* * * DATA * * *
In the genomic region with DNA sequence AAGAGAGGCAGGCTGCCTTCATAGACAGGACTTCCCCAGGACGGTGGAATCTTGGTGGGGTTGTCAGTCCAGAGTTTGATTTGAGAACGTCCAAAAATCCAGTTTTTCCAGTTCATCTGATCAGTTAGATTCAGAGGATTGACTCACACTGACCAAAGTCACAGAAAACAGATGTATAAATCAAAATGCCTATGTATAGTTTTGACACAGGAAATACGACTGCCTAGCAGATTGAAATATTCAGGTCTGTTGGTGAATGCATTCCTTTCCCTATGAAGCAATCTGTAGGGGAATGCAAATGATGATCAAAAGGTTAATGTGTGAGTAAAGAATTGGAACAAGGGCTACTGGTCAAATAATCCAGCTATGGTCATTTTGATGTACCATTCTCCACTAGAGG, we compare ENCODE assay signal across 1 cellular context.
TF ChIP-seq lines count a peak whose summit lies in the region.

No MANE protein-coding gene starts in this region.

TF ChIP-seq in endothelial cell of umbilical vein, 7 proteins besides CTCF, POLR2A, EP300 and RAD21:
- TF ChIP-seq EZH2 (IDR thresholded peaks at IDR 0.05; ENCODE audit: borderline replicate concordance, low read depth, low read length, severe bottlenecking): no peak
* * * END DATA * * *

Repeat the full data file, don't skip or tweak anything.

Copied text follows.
In the genomic region with DNA sequence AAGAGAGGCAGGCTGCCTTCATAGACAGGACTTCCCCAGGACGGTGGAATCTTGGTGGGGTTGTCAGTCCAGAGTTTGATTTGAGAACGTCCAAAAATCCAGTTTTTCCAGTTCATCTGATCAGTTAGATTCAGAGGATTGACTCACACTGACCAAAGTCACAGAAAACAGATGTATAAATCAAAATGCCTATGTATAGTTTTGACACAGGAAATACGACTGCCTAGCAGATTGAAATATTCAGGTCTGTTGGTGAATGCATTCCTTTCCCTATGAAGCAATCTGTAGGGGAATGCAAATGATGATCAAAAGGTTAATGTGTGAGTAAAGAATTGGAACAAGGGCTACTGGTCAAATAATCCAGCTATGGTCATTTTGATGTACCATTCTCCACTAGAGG, we compare ENCODE assay signal across 1 cellular context.
TF ChIP-seq lines count a peak whose summit lies in the region.

No MANE protein-coding gene starts in this region.

TF ChIP-seq in endothelial cell of umbilical vein, 7 proteins besides CTCF, POLR2A, EP300 and RAD21:
- TF ChIP-seq EZH2 (IDR thresholded peaks at IDR 0.05; ENCODE audit: borderline replicate concordance, low read depth, low read length, severe bottlenecking): no peak